Intensifying compliance requirements in Hong Kong’s banking sector is resulting in stronger demand for finance professionals with audit backgrounds, according to recruiting experts Hays.
“Banks are focusing on internal control to minimize risks in a slowing market,” says Dean Stallard, Regional Director for Hays in Hong Kong, where GDP growth is expected to slow to just 1% in 2016. “More audit and compliance professionals are urgently needed as companies focus on expanding their [internal] auditing teams.”
In its latest Quarterly Report for April to June 2016, Hays observes that the gap between the supply and demand of audit professionals in Hong Kong is widening, with employers finding it increasingly difficult to fill vacancies.
“Audit teams are expanding fast in Hong Kong as employers ramp up their hiring activity,” says Stallard. “Unfortunately, the size of the talent pool in Hong Kong remains unchanged, making it more challenging for companies to find suitable candidates.”
Hays also anticipates new positions in compliance and risk management to open up this quarter. “We expect to see increasing movement in the market post-bonus season, as candidates look for new opportunities to further develop their career,” says Stallard.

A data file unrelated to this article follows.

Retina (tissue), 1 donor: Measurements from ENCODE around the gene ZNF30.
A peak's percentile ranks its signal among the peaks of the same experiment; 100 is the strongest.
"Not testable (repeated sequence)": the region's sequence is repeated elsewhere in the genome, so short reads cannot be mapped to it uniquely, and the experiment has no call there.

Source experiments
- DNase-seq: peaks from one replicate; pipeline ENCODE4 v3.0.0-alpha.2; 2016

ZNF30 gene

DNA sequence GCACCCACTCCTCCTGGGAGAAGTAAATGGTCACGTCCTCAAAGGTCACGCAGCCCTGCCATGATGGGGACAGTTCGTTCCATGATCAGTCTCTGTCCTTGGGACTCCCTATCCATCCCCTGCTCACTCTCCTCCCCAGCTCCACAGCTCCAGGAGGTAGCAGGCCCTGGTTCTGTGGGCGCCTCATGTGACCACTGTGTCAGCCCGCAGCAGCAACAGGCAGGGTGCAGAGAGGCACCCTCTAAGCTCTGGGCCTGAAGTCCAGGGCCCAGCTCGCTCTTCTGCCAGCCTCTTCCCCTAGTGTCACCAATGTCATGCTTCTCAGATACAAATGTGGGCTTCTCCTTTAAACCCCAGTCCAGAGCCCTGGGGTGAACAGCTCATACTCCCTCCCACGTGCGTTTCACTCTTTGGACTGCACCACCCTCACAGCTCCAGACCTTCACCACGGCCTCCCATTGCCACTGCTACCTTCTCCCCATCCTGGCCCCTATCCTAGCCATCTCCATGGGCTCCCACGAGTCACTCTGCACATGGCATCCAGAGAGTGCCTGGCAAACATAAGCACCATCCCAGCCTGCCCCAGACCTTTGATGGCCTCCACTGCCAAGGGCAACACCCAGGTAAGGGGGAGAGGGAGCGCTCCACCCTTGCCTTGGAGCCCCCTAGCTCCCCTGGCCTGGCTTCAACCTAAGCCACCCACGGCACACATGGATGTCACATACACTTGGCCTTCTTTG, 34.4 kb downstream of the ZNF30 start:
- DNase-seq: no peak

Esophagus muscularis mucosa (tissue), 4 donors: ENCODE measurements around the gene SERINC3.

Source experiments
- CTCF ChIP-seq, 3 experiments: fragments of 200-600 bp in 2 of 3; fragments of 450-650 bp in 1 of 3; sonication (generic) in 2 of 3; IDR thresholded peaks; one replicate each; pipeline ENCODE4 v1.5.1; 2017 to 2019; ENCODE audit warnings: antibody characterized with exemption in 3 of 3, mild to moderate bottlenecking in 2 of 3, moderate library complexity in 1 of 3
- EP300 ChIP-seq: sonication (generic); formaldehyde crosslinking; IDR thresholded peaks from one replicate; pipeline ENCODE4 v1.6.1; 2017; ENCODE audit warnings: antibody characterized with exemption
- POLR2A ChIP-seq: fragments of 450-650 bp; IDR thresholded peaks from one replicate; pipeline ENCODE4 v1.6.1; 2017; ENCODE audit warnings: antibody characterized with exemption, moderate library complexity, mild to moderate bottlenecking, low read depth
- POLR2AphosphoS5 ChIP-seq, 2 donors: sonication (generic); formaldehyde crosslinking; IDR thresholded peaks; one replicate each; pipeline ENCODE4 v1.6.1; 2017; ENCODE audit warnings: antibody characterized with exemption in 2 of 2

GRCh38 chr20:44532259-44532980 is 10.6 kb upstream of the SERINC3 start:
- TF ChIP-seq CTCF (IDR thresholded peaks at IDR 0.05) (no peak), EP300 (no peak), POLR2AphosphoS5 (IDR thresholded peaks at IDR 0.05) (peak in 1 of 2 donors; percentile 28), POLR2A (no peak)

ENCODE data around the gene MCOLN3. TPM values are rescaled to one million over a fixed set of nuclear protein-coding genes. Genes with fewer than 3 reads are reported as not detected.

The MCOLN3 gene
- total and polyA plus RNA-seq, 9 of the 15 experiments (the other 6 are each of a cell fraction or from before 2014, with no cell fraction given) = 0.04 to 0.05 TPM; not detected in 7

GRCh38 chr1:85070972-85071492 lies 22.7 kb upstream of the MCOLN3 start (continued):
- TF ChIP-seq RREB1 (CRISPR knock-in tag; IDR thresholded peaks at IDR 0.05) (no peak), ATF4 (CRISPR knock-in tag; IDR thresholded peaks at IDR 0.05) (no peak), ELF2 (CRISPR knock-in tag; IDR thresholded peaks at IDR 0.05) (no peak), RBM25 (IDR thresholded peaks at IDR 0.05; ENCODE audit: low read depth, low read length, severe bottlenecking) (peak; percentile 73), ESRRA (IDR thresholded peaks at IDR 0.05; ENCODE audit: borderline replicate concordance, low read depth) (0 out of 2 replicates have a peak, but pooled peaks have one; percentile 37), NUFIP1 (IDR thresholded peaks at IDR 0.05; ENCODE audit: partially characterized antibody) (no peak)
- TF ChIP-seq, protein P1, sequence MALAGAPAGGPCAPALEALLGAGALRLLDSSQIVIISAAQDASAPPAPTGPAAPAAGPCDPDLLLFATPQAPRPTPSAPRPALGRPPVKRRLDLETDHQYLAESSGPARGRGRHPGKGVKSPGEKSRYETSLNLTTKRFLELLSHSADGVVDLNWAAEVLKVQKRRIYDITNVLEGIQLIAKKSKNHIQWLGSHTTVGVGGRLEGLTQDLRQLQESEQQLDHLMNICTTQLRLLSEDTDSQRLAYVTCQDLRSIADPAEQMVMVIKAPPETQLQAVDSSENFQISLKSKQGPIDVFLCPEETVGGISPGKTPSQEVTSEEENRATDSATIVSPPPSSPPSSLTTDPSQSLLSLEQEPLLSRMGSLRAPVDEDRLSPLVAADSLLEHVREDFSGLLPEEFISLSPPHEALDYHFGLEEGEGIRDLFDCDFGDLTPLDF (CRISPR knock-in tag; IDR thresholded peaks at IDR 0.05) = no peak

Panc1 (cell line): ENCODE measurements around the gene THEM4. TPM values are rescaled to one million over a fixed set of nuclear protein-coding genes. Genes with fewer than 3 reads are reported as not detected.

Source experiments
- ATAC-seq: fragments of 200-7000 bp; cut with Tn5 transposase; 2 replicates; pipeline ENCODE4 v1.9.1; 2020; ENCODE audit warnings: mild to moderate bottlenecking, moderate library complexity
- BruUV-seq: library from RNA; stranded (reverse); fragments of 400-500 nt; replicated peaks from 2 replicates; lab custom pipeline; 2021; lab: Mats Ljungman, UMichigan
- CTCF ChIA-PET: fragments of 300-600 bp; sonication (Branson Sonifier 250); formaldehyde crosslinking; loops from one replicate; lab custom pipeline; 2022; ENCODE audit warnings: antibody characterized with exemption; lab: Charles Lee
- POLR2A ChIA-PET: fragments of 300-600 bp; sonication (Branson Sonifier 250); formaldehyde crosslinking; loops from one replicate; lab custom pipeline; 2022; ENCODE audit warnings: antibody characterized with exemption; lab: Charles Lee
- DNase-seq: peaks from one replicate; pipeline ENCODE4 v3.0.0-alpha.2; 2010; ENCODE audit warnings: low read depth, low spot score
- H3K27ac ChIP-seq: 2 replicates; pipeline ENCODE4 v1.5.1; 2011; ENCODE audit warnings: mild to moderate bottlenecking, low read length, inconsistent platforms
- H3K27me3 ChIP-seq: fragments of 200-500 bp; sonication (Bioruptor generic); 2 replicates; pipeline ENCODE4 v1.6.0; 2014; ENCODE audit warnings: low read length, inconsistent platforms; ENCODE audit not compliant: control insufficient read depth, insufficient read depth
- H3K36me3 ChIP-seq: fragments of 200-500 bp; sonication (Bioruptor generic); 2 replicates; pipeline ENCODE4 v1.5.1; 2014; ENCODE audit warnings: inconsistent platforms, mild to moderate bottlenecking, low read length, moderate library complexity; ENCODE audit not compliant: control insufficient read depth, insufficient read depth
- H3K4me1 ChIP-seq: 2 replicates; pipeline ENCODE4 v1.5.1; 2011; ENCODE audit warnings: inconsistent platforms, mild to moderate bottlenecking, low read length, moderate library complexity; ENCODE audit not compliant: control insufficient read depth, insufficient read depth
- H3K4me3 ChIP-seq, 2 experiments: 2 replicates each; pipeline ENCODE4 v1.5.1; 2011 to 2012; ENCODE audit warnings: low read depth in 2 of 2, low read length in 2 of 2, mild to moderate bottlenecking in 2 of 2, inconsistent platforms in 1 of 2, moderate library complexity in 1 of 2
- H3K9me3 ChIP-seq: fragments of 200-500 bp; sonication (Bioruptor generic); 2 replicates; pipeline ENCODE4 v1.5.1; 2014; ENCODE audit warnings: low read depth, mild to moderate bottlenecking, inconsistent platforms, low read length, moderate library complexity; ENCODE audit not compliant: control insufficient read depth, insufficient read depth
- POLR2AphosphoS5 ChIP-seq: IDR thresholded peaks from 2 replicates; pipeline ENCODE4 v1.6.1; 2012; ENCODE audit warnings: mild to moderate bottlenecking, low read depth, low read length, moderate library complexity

Aside from audit and compliance professionals, companies are also seeking regulatory reporting accountants familiar with Hong Kong Monetary Authority guidelines to meet regulatory requirements.
“We are also seeing a high demand for management accounting and financial planning professionals as companies revamp their businesses to pursue further growth in the region,” Stallard says. “Those candidates with a strong analytical mind coupled with excellent communication skills will be highly valued.”
Hays says that candidates are trying to move into the compliance area because of stronger employer demand. Professionals with an audit background stand a good chance due to their transferable skills.
But some may not be for permanent roles. “Where some companies aren’t able to offer permanent roles due to budget constraints, they are willing to grant employees a six month, or one year contract,” Stallard adds.
“For candidates, temporary roles are a good option at present until companies start to approve new headcount when business recovers.”